Woman jailed for complaining about mosque’s loudspeaker submits appeal to Supreme Court

Meliana during her blasphemy trial. Photo: Change.org

While the story of Baiq Nuril, the teacher who was controversially sentenced to six months in prison by the Supreme Court for recording her principal sexually harassing her, remains much in the news in Indonesia, another woman widely considered to have suffered a grave injustice by the courts — Meliana, the woman found guilty of blasphemy for complaining about the volume of her neighborhood’s mosque loudspeaker — just filed her appeal to the country’s highest court.

Yesterday, Meliana’s lawyer, Ranto Sibarani SH, submitted the appeal to the Supreme Court to overturn the decision by Medan’s District Court to sentence the 44-year-old Chinese-Indonesian woman to 18 months in prison for allegedly committing blasphemy against Islam.  

It’s Meliana’s last chance for appeal after the Medan High Court upheld the lower court’s sentence on October 25.

Ranto said Meliana’s family think she has a good chance of getting justice at the Supreme Court.

“The family has been very strong and very optimistic about the appeal legal efforts,” Ranto said as quoted by VOA Indonesia, adding that they were confident the Supreme Court would not be influenced by protesters and pressure from hardline organizations as had happened in North Sumatra’s courts.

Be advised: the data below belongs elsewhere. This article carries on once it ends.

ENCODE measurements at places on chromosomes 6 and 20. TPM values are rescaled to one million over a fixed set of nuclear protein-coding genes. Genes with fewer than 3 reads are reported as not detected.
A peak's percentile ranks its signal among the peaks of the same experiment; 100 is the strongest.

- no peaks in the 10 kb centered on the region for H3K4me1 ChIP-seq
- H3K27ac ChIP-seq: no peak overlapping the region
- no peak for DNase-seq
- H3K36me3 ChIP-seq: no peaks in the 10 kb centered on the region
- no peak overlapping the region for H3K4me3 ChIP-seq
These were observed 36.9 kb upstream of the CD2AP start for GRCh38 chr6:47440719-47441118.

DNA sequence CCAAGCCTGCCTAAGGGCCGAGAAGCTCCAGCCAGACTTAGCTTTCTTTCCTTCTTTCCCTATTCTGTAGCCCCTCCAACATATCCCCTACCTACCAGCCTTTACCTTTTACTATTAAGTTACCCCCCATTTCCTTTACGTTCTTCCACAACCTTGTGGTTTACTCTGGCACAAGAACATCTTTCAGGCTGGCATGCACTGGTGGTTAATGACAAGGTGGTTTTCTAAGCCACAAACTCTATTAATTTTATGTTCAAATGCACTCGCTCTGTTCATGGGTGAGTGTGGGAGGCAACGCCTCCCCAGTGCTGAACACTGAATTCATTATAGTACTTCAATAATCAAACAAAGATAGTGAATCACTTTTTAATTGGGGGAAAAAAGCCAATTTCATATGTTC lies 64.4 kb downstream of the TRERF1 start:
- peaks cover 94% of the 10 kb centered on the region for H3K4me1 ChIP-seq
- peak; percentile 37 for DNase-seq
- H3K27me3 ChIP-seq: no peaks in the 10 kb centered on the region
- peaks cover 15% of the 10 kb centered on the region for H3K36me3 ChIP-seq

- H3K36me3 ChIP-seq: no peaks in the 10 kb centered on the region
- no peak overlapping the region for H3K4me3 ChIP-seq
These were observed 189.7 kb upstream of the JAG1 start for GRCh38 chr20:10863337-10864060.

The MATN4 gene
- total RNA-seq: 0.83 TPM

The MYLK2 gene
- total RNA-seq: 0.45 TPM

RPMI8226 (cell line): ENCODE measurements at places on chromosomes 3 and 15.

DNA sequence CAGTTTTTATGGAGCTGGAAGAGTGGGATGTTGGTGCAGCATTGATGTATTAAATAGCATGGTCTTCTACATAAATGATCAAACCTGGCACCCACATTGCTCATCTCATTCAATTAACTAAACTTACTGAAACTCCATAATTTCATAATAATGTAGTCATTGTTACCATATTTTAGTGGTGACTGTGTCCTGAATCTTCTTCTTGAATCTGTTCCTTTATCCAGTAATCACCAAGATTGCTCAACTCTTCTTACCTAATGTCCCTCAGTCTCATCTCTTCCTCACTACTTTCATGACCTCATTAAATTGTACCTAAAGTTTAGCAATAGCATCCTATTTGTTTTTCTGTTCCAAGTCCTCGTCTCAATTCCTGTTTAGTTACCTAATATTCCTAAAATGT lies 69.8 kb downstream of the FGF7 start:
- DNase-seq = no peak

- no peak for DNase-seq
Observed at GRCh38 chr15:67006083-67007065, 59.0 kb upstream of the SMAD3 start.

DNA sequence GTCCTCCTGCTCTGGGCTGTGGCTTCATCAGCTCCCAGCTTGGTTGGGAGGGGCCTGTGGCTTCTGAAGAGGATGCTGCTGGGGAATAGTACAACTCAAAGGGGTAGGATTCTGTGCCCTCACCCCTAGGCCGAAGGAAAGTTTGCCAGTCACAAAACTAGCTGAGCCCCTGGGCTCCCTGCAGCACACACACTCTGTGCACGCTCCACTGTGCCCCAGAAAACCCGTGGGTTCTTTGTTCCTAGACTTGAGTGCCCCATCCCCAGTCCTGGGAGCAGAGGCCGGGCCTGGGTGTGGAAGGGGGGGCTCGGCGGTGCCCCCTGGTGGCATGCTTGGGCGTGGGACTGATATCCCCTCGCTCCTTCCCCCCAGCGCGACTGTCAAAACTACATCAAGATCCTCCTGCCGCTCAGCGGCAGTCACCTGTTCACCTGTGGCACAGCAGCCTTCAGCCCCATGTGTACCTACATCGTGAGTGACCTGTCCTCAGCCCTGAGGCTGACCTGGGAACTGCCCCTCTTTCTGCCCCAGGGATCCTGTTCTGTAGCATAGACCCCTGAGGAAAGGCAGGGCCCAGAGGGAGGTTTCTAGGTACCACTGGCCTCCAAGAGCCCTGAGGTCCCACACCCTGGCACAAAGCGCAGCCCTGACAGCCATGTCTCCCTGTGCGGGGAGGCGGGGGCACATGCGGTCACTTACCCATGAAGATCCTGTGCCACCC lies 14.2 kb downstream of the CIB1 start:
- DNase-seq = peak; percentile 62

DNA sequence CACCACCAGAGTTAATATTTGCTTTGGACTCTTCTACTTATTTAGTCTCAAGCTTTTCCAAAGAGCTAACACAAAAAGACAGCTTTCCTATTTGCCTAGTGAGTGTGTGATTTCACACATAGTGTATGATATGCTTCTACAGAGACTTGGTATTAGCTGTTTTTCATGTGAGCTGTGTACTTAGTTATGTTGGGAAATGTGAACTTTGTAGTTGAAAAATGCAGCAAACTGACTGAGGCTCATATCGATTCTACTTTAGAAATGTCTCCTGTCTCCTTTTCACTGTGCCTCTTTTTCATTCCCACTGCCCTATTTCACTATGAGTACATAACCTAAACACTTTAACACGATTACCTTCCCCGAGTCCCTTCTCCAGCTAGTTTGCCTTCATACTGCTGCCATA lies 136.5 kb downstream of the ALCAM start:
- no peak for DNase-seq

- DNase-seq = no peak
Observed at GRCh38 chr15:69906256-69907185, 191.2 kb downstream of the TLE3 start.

If Meliana were to lose her Supreme Court appeal, her hope of having her sentence overturned would be limited but not lost. The recent outcry over Baiq Nuril’s verdict from the Supreme Court, as well as a statement of support from President Joko Widodo himself have led to the start of her sentence being delayed while her lawyers attempt to file a judicial review and Jokowi even suggested he’d consider giving her a presidential pardon should the judicial review fail (though we doubt he’d offer that in Meliana’s case, it being far more controversial due to its association with blasphemy against Islam).

The case began back in July 2016, when rioters in the city of Tanjung Balai, North Sumatra, attacked and burned several Buddhist temples. The riot was allegedly triggered by Meliana’s complaints to neighbors about the high volume of the loudspeaker used by the mosque in front of her house.

Her sentence drew outrage from many in Indonesia, especially considering those responsible for the violent riots received far more lenient punishments. Even religious officials and politicians have joined the chorus of criticisms against this particular application of the blasphemy law.

The Medan District Court sentenced Meliana to 18 months in prison in August of this year. Soon after, the head judge in her trial was arrested by the Corruption Eradication Commission (KPK) on suspicion of bribery, though those charges were not directly related to Meliana’s case.

Last month, Human Rights Watch researcher Andreas Harsono wrote about the heartbreaking human costs of Indonesia’s controversial blasphemy law in relation to Meliana and her family, such as the loss of their salted fish shop, having to abandon their home, and Meliana’s son being forced to leave university.

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